In a landmark decision issued on January 21, 2010, the United States Supreme Court struck down §441b of the Bipartisan Campaign Reform Act (BCRA) as violating the First Amendment. Citizens United v. Federal Election Commission, 588 U.S. _____ (2010). The decision affirms that corporations, trade associations, and labor unions may use general treasury funds to make independent communications that expressly advocate the election or defeat of a political candidate or to fund independent electioneering communications. Overturning years of precedent, the Court ruled that corporations have the same right as individuals to engage in independent political speech, a decision that will have a ripple effect on similar laws, including those in Ohio.

Independent Corporate Expenditures

The nonprofit corporation Citizens United created Hillary: The Movie and brought the case challenging BCRA’s ban on “electioneering communications.” Electioneering communications are a type of independent expenditure that is not coordinated with a candidate, and is broadcast shortly before a federal election that references a federal candidate, whether or not a direct message to vote for or against the candidate may be involved. In addition, the Opinion addressed other independent expenditures by corporations, such as more direct corporate messages urging a certain vote or messages disseminated through other means.

Since Hillary: The Movie was produced using corporate funds, the BCRA prohibited its playing immediately prior to the 2008 federal election. Citizens United argued on narrow grounds that the ban did not apply on statutory grounds. The Supreme Court rejected the narrow statutory argument, instead taking a broader stance to find the federal law and its sweeping ban on all independent corporate expenditures to be unconstitutional.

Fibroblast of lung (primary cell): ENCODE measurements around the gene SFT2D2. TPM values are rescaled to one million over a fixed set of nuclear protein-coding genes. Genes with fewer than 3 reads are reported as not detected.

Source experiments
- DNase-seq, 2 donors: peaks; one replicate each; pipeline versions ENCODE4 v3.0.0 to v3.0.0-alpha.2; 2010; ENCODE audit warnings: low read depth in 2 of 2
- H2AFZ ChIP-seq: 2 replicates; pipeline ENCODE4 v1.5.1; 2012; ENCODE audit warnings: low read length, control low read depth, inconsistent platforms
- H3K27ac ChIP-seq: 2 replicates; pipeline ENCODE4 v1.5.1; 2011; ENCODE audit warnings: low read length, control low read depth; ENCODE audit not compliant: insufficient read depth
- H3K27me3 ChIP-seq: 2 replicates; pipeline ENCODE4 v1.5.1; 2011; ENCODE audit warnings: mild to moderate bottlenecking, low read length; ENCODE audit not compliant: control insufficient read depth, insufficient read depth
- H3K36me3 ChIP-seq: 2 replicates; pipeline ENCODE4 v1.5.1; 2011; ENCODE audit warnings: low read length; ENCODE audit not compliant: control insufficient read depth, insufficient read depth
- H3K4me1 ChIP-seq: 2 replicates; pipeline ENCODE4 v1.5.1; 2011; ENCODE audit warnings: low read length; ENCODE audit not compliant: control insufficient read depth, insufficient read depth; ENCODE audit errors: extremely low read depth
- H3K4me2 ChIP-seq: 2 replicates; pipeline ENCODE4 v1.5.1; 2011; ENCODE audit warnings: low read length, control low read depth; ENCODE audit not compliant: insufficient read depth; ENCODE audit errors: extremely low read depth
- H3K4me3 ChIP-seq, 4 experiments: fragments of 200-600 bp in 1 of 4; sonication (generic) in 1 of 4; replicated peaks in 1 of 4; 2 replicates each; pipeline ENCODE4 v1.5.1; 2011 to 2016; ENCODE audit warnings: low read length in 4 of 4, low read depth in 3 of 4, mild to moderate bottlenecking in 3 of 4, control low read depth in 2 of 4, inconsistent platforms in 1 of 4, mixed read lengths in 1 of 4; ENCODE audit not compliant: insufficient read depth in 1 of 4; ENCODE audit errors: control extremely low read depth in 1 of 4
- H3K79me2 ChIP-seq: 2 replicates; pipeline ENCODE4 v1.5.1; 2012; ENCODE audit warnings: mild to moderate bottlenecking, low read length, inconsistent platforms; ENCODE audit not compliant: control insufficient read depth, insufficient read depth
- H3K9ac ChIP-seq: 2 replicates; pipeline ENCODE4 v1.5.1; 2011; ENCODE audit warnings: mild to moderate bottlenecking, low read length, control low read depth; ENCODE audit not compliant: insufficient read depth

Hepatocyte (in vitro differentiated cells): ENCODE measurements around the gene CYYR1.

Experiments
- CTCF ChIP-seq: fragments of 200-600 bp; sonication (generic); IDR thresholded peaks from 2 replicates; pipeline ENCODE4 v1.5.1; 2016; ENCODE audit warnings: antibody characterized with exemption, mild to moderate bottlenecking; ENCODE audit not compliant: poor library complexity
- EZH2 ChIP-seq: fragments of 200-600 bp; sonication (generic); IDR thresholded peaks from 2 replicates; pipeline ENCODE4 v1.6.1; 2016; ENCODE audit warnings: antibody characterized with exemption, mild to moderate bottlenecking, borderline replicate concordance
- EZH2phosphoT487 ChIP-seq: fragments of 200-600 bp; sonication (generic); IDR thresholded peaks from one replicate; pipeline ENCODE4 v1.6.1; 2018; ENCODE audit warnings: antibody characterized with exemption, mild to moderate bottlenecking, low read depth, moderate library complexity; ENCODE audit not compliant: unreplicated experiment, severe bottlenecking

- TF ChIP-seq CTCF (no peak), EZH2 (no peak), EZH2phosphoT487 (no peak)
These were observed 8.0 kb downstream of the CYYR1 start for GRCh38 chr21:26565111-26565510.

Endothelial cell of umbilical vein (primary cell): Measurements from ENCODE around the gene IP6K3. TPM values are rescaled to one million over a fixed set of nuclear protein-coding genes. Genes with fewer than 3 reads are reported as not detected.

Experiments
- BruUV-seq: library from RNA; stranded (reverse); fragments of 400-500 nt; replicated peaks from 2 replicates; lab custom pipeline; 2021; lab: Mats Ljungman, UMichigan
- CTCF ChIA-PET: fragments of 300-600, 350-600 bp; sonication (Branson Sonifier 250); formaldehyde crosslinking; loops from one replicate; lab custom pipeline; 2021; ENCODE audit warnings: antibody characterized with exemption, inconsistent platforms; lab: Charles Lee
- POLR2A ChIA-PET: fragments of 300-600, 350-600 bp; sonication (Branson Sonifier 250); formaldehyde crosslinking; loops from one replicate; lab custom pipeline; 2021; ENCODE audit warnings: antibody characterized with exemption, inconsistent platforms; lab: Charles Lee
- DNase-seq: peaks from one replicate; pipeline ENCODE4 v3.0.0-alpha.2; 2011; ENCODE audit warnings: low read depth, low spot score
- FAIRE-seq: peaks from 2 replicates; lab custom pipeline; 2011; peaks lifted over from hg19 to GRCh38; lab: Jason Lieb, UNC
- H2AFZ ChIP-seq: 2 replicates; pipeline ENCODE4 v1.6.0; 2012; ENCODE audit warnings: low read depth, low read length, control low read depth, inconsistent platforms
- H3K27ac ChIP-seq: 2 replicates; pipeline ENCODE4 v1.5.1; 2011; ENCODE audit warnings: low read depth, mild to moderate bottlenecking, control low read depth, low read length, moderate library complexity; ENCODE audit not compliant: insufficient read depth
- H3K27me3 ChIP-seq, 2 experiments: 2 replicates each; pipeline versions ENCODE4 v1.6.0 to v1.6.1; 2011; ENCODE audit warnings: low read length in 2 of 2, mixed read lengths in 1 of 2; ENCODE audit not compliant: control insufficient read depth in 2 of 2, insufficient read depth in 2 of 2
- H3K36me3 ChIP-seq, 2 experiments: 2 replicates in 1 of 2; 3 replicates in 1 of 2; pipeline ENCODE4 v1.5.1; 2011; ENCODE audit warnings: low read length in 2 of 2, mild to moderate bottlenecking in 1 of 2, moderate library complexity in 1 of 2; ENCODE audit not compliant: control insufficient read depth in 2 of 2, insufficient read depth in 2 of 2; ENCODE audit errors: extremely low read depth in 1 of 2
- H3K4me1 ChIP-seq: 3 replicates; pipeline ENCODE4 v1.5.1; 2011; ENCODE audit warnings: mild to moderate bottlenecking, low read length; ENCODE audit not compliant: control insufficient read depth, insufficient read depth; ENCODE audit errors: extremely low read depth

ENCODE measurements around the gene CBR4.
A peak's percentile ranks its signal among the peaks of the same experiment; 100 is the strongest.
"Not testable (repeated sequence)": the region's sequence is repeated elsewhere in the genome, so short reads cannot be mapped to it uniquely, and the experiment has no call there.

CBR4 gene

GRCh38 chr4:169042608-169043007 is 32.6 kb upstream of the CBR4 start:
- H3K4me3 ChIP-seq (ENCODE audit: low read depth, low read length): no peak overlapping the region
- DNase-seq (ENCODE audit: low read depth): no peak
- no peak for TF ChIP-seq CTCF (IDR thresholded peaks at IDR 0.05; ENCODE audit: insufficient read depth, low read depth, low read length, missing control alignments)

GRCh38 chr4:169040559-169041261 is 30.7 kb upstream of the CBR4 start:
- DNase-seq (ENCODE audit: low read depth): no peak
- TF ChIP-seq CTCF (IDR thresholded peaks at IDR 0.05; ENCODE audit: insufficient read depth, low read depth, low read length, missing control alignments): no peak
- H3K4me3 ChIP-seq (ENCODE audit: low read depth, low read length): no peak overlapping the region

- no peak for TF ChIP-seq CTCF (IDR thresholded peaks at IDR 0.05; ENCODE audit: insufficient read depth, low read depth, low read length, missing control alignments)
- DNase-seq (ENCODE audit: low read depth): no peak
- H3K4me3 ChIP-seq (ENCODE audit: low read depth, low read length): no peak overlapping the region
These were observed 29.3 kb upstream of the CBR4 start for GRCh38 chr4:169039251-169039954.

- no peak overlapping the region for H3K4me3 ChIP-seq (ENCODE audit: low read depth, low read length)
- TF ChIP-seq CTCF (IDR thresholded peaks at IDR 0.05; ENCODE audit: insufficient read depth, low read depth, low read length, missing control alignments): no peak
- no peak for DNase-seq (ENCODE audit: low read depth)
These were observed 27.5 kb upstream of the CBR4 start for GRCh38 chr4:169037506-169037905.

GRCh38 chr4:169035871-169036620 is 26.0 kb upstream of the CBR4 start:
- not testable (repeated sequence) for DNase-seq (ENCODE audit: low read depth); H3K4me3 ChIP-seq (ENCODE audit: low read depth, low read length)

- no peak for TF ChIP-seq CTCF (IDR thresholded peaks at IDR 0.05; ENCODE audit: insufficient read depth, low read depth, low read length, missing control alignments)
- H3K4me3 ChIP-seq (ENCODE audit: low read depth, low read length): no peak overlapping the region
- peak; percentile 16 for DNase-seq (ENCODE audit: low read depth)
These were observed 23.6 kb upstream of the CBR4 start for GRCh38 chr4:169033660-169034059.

The Court reiterated previous case holdings that corporations enjoy First Amendment protection in various contexts and extended those protections to corporate political speech. In doing so, the Court overruled an earlier precedent which held that a corporation’s unique character and access to large amounts of money allowed and even required corporations to be treated differently in regard to political speech. “The rule that political speech cannot be limited based on a speaker’s wealth is a necessary consequence of the premise that the First Amendment generally prohibits the suppression of political speech based on the speaker’s identity.” 588 U.S. _____ (2010), p. 34.

Justice Kennedy, writing for a majority of the Court, described §441b as an unconstitutional prior restraint on speech, holding that: “When the Government seeks to use its full power, including the criminal law, to command where a person may get his or her information or what distrusted source he or she may not hear, it uses censorship to control thought.” Id, p. 40.

As a result of the Opinion, federal laws that prohibit independent expenditures by corporations are now unenforceable. Independent expenditures are not, and cannot be, subject to campaign finance limits. Thus, corporations, trade associations, and unions may now make independent expenditures without limitation related to federal elections.

Like the federal BCRA laws, Ohio law prohibits independent corporate political expenditures. While Citizens United applies strictly to federal law, the strength and breadth of the Opinion puts the enforceability of Ohio law on corporate independent expenditures into serious doubt. While Ohio’s ban on independent expenditures by corporations may remain on the books until addressed by the General Assembly, the ban cannot be effectively enforced against trade associations, or corporations.

Disclaimers and Reporting Requirements

The Citizens United Opinion did not strike BCRA or the federal campaign finance laws in their entirety. BCRA requires the use of disclaimers on independent communications and electioneering communications. Federal law also requires that expenditures be disclosed in various campaign finance reports, and places restrictions and reporting requirements on federal political action committees. Those provisions were upheld in Citizens United.